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Russia backs Israel anti-tunnel operation, warns against UN armistice violations

The Israeli army is stepping up its defences along the Lebanese border in the belief that its foe Hezbollah will emerge more battle-hardened from its costly involvement in the civil war in Syria

Russia on Wednesday gave its backing to an Israeli operation launched a day earlier to destroy underground tunnels dug by Hezbollah from Lebanon into Israeli territory, but warned against violations of a UN armistice agreement that maintains calm on the border.

"We do not question Israel’s right to ensure its national security, including by preventing anyone from entering the country," a statement from Russia's foreign ministry said.

"At the same time, we hope that no actions taken to achieve this purpose will be in conflict with UN Security Council Resolution 1701," it added.

UN Resolution 1701, adopted to end the 2006 war between Lebanon and Israel, established a 15,000-strong peacekeeping force called the United Nations Interim Force in Lebanon (UNIFIL) to oversee the cessation of attacks by Hezbollah and military operations on the border by both sides.

But Israel has often criticized what it says is UNIFIL’s failure to fulfill its mandate to see the disarmament and containment of Lebanon’s Iran-backed Hezbollah militia.

A UNIFIL spokesperson said Tuesday that its area of operation "remained calm" and that they are in communication with all relevant parties to ensure stability is maintained.

Mahmoud Zayyat (AFP)

The United States has given its full backing to Israel’s “Operation Northern Shield”, with National Security Advisor John Bolton saying Tuesday that Washington “strongly supports Israel’s efforts to defend its sovereignty” against Hezbollah tunnels.

"More broadly, we call on Iran and all of its agents to stop their regional aggression and provocation, which pose an unacceptable threat to Israeli and regional security," Bolton wrote on Twitter.

The Israel Defense Forces (IDF) has already detected and destroyed at least one tunnel under the framework of the operation. The tunnel, burrowed some 40 meters into Israeli territory, originated from underneath a house in the Lebanese village of Kfar Kila just north of the border and was equipped with electrical and communication lines.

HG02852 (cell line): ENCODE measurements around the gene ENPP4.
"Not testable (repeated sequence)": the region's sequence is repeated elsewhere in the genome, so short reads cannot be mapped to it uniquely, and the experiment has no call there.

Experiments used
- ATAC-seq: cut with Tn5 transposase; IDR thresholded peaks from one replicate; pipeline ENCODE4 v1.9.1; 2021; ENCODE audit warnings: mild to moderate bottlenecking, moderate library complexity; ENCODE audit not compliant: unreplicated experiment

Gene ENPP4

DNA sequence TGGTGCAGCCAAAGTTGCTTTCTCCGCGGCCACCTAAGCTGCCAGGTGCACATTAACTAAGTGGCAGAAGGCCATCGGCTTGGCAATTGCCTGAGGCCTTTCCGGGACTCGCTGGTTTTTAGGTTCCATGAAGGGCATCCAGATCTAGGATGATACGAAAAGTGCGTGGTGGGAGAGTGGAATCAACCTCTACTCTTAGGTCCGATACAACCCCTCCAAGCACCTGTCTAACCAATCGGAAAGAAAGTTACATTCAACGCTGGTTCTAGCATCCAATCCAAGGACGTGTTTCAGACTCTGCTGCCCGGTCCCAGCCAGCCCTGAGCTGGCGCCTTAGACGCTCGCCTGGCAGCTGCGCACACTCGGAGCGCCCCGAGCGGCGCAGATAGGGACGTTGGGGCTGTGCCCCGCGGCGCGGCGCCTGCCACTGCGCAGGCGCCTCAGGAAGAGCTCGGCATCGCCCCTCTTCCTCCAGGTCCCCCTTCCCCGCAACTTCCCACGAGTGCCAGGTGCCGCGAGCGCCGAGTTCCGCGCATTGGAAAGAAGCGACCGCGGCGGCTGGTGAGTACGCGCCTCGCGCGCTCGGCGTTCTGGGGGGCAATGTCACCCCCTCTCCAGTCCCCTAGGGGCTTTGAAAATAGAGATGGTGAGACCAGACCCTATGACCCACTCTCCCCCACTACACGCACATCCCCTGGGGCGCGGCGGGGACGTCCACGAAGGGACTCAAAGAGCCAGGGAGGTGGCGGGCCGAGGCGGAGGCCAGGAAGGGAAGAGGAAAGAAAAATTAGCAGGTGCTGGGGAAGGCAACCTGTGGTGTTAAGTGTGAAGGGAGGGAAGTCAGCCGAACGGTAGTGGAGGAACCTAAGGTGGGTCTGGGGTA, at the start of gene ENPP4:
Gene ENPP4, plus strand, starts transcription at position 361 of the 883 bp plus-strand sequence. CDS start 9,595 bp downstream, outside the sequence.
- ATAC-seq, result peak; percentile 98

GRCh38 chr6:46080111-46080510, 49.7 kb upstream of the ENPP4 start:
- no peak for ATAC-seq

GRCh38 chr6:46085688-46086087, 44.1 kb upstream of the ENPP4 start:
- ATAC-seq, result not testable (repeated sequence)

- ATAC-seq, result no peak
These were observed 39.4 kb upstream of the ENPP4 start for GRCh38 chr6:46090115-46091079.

Israeli Prime Minister Benjamin Netanyahu, who currently also serves as defense minister, said in a televised press conference on Tuesday evening that Hezbollah’s network of “terror tunnels” were conceived as part of a broader plan to conquer parts of the Galilee region of northern Israel.

Netanyahu said that Hezbollah’s tunnel operation was conducted with the backing and financial support of its ally Iran, which both he and US President Donald Trump’s administration have pegged as the greatest threat to both Israel and the wider region.

He branded the tunnel operation as a “double war crime” that must be widely condemned, arguing that its intended purpose is to target Israeli civilians while hiding behind Lebanese civilians.

Netanyahu said he would speak with UN Secretary General Antonio Guterres in addition to ordering the Israeli mission at the UN to request an urgent meeting of the UN Security Council on the matter.

Speaking alongside Netanyahu on Tuesday, IDF Chief of Staff Gadi Eizenkot said that the decision to respond to the tunnel threat was made on October 7th, although Israel has been tracking Hezbollah's "top secret" mission since 2014, following Operation Protective Edge in Gaza, which exposed the cross-border terror tunnels built by Hamas in Israel's south.

The IDF earlier noted that the tunnel uncovered from Lebanon was significantly larger than those dug by Hamas in Gaza.


But at least one Hezbollah affiliate and even some members of Israel’s opposition charged that launch of the operation had been conspicuously timed so as to distract from a myriad of political and legal woes Netanyahu is currently engulfed in.

Israel has significantly stepped up its defenses along the Lebanese border, out of concern that Hezbollah will emerge more battle-hardened from its costly involvement in the civil war in Syria.

Israel and Lebanon have been involved in a series of conflicts over the years and the two remain technically at war.

Since their last fought war in 2006, Hezbollah has strengthened its military capabilities significantly with an estimated arsenal of some 100,000 and 120,000 short-and medium-range missiles and rockets, as well as several hundred long-range missiles trained on the Jewish State.

Israel has also long warned that it believes Hezbollah intends to conduct cross-border raids in any future conflict with Israel, establishing a special forces unit -- known as the Radwan Unit -- with the specific goal of capturing an Israeli village near the border.

See also:

Analysis: Tunnels were the secret key to Hezbollah's plan to raid the Galilee


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